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I really want to know why it's important to use function(next) and next() in the following code. Without next() you can only remove the class .open-sidebar one time after you added it by clicking the .header__menu__button--profile.

I thought next() is used to select the following sibling of an element!

Why do I need it to remove the class .open-sidebarevery time I click on .sidebar__top__button--close?


$('.sidebar').on('click','.sidebar__top__button--close',function() {


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Welcome to asynchronous programming. Read up on how jQuery's queue and asynchronous programming in general works. –  DCoder Mar 10 '13 at 12:01
next must be defined somewhere. –  HerrSerker Mar 10 '13 at 12:03
@HerrSerker it is - it's in the callback's parameter list. –  Alnitak Mar 10 '13 at 12:06

1 Answer 1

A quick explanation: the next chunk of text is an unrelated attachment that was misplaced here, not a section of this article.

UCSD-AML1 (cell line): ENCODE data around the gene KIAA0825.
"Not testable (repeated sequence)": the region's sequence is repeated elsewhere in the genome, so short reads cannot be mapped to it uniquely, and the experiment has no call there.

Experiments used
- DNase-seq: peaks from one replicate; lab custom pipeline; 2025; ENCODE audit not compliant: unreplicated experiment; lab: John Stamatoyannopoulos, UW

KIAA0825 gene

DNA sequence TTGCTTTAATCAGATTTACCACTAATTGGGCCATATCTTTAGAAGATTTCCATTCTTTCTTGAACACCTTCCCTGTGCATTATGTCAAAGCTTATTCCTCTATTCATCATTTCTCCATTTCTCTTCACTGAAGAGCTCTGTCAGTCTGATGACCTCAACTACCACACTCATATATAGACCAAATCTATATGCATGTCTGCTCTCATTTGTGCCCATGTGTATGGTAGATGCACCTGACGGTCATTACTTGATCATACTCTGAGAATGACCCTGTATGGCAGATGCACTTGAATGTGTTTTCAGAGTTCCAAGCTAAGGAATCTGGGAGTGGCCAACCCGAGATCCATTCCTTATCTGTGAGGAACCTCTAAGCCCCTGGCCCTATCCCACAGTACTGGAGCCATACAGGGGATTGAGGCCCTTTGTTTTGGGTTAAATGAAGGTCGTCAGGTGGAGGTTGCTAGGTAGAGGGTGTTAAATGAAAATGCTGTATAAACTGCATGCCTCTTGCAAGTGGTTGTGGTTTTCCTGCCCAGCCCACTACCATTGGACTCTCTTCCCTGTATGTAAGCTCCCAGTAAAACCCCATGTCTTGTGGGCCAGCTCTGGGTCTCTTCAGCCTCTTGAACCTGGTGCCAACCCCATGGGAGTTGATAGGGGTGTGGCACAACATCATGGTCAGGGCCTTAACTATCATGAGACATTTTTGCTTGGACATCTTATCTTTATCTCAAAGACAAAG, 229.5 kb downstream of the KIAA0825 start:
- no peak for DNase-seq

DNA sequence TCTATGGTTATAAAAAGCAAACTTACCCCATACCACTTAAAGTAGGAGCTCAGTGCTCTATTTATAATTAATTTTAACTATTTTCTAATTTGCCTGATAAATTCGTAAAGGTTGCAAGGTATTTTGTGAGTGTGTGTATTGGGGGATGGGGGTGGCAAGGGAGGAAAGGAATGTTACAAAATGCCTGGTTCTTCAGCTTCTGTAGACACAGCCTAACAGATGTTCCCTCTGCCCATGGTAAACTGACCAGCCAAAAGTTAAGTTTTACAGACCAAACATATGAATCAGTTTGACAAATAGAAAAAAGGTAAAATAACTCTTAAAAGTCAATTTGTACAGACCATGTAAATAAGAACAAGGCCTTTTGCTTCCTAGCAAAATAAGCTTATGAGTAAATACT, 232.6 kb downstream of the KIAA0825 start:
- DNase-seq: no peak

In this case, next is the parameter that was passed by jQuery to the .queue callback, which is a reference to the next function in the animation queue.

It's nothing whatsoever to do with .next(), the function that selects the next sibling elements from a jQuery collection.

It's used within .queue because you have to tell jQuery to process the remaining animation queue once you've done whatever it is you need to do, i.e.:

.queue(function(next) {
    // do stuff

or you can use .dequeue instead:

.queue(function() {  // NB: no parameter
     // do stuff

The latter is actually the older way of doing this - the next parameter was introduced in jQuery 1.4 and if using multiple queues avoids the need to repeat the queue name in both the .queue and .dequeue calls.

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